I was doubly fortunate that a photographer documenting the New York Genealogical and Biographical Society trip happened by and photographed me as I was researching!

Viewing my ancestor’s GAR enrollment record. My great-great grandfather Arthur T. Bull joined the GAR in 1886. Seeing his name in the post’s Descriptive Book was a high point of my Nov. 2019 genealogy research trip to the New York State Archives in Albany, N.Y. Photo: Jennifer Clunie, New York State Archives Partnership Trust

The GAR support network

The story of my ancestor Arthur T. Bull’s membership in the GAR is detailed in a previous post — along with a transcription of his record.

Arthur and his wife Mary benefited greatly from his GAR membership — and through it developed new friendships in an area that they moved to late in life.

The GAR provided a valuable support network to assist with pension issues. And after my great-great grandfather Arthur died, his fellow veterans helped my great-great grandmother Mary with probate.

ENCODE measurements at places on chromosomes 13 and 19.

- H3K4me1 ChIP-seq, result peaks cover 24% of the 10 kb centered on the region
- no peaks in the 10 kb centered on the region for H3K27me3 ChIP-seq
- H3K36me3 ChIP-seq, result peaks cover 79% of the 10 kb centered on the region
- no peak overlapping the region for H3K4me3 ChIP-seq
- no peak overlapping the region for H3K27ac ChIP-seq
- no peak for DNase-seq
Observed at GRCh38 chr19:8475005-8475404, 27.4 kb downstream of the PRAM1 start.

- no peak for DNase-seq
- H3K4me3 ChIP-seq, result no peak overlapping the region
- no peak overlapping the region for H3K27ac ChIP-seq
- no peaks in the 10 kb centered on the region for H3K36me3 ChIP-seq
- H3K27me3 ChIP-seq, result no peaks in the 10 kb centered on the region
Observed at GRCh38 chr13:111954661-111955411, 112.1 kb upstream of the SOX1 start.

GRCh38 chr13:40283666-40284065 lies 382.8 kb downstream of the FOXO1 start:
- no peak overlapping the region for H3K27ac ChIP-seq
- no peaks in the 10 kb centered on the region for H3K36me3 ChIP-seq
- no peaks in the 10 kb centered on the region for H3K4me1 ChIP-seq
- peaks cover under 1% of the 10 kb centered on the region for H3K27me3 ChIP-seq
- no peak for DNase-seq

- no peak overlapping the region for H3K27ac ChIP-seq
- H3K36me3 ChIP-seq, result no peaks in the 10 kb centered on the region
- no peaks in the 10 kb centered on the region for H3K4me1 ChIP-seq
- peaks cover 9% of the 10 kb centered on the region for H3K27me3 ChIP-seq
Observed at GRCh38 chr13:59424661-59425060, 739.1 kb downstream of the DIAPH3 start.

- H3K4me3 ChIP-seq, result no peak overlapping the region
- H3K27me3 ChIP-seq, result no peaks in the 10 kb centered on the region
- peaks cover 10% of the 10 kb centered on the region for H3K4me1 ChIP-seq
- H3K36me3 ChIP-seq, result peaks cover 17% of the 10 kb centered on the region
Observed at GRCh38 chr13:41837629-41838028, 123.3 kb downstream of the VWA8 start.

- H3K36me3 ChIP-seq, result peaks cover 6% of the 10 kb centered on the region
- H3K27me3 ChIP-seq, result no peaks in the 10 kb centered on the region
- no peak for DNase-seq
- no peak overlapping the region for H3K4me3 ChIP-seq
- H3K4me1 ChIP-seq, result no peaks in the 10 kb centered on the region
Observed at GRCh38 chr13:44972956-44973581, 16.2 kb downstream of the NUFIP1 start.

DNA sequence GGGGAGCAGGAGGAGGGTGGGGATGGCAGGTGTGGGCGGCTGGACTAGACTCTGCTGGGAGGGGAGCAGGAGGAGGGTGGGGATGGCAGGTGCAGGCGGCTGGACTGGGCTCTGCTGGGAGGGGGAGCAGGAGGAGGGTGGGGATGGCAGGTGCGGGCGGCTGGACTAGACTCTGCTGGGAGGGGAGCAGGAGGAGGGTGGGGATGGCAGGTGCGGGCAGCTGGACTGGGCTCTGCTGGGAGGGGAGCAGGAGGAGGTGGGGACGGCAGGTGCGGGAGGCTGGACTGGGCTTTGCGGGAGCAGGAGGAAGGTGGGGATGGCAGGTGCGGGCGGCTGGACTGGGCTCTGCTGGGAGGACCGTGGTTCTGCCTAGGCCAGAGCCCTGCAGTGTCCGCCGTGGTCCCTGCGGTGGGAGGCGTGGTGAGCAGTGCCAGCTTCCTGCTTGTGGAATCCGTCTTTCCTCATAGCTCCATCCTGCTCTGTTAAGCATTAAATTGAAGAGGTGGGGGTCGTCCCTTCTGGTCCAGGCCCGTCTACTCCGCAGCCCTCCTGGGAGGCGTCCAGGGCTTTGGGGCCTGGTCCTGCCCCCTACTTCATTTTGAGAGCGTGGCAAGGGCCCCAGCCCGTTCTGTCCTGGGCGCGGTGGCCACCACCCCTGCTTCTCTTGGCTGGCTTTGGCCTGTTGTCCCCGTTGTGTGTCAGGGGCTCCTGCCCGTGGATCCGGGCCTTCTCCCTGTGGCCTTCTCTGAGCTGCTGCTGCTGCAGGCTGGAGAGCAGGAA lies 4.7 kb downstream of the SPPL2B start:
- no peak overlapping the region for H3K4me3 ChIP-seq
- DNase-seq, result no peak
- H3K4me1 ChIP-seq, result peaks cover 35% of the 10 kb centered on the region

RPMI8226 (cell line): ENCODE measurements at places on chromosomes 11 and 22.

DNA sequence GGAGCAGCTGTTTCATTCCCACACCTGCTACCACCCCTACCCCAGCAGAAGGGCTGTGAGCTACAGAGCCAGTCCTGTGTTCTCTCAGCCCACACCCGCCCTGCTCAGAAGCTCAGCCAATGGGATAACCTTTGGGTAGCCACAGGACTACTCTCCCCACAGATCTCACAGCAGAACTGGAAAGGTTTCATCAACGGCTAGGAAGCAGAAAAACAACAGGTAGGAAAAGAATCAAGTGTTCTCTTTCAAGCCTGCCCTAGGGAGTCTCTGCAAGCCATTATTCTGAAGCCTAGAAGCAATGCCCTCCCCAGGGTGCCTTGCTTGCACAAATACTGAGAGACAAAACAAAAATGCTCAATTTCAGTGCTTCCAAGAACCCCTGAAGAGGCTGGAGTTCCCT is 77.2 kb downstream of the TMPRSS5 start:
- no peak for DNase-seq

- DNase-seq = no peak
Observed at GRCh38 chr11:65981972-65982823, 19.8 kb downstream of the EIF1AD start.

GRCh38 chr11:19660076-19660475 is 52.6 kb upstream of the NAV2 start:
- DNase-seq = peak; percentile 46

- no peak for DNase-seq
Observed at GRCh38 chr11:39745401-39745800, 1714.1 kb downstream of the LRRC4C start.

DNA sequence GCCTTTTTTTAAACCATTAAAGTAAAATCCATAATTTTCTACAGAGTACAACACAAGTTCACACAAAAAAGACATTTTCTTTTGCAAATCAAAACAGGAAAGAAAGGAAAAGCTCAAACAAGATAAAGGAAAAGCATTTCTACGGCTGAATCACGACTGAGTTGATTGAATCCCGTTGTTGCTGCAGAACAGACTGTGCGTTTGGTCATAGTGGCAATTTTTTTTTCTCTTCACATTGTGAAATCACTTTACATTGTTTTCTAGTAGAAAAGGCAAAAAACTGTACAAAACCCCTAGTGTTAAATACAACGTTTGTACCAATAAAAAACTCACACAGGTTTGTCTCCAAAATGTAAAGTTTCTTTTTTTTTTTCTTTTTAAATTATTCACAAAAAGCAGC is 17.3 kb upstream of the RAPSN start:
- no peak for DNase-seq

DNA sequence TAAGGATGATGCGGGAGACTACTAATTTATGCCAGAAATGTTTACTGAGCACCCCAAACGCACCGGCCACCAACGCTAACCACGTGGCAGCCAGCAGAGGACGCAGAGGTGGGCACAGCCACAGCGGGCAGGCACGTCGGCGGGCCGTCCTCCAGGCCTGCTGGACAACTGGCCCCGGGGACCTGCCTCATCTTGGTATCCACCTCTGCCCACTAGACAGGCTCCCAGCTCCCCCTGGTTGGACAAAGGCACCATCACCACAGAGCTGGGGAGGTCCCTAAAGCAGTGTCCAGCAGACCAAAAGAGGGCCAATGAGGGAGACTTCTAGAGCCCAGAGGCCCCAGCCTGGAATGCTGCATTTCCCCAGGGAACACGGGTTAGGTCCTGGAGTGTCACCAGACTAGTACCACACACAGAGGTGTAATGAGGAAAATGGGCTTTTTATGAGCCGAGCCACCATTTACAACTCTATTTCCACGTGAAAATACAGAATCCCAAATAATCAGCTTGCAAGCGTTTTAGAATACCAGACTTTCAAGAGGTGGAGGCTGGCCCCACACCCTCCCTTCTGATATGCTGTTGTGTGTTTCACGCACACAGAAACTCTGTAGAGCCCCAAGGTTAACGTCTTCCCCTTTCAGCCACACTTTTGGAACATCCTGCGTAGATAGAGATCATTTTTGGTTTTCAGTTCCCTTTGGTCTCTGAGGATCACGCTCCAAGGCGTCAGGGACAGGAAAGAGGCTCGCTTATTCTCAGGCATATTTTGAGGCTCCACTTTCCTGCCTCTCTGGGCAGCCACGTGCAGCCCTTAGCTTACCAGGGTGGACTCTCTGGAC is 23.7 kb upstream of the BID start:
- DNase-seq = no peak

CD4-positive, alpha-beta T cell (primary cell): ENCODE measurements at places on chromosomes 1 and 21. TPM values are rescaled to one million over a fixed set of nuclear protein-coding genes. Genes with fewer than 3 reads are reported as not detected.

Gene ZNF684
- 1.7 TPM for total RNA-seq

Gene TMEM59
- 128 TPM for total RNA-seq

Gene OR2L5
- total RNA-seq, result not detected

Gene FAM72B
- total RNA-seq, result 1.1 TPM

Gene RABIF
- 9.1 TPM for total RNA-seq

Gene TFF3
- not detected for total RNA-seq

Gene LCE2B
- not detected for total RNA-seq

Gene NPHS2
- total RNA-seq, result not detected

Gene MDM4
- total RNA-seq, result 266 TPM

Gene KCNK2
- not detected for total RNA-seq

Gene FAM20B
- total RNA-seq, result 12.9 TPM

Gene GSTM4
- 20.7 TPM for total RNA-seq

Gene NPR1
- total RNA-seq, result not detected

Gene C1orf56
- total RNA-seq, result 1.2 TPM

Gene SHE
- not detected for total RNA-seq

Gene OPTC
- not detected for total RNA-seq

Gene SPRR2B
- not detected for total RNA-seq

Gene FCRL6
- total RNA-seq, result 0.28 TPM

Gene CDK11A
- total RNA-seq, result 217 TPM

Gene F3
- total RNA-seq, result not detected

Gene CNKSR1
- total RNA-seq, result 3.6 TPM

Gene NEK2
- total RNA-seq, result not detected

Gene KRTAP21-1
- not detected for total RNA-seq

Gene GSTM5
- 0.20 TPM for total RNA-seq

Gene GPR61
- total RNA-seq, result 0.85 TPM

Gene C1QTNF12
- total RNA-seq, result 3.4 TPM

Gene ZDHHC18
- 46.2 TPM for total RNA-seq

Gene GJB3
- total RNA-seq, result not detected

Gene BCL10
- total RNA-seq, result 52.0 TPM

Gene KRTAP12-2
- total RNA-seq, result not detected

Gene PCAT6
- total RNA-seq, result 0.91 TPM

So it was wonderful to view and photograph the embossed, folio-sized founding charter of the Nathan Crosby Post — a GAR chapter pulled together by a group of Union Army veterans who were there when my ancestors needed them.

Founding charter of my ancestor’s GAR NY Nathan Crosby Post 550. These folio-sized documents are impressive. The New York State Archives has a large collection of GAR charters from throughout the state. Photo: Molly Charboneau

Other items of interest

The GAR New York Department collection — with 99 boxes in 14 sub-series — is a significant source of statewide information about Union Army veterans.